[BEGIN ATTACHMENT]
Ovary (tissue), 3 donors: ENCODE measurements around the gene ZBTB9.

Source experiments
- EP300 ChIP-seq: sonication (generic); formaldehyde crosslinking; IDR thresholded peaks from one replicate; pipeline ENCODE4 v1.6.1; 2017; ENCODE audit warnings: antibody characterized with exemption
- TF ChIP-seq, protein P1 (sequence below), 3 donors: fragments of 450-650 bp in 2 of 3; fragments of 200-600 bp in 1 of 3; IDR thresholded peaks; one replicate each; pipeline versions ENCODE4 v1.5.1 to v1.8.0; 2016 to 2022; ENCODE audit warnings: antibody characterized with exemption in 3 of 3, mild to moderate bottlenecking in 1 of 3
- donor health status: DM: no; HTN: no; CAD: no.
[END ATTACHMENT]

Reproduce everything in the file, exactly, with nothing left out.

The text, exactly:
Ovary (tissue), 3 donors: ENCODE measurements around the gene ZBTB9.

Source experiments
- EP300 ChIP-seq: sonication (generic); formaldehyde crosslinking; IDR thresholded peaks from one replicate; pipeline ENCODE4 v1.6.1; 2017; ENCODE audit warnings: antibody characterized with exemption
- TF ChIP-seq, protein P1 (sequence below), 3 donors: fragments of 450-650 bp in 2 of 3; fragments of 200-600 bp in 1 of 3; IDR thresholded peaks; one replicate each; pipeline versions ENCODE4 v1.5.1 to v1.8.0; 2016 to 2022; ENCODE audit warnings: antibody characterized with exemption in 3 of 3, mild to moderate bottlenecking in 1 of 3
- donor health status: DM: no; HTN: no; CAD: no.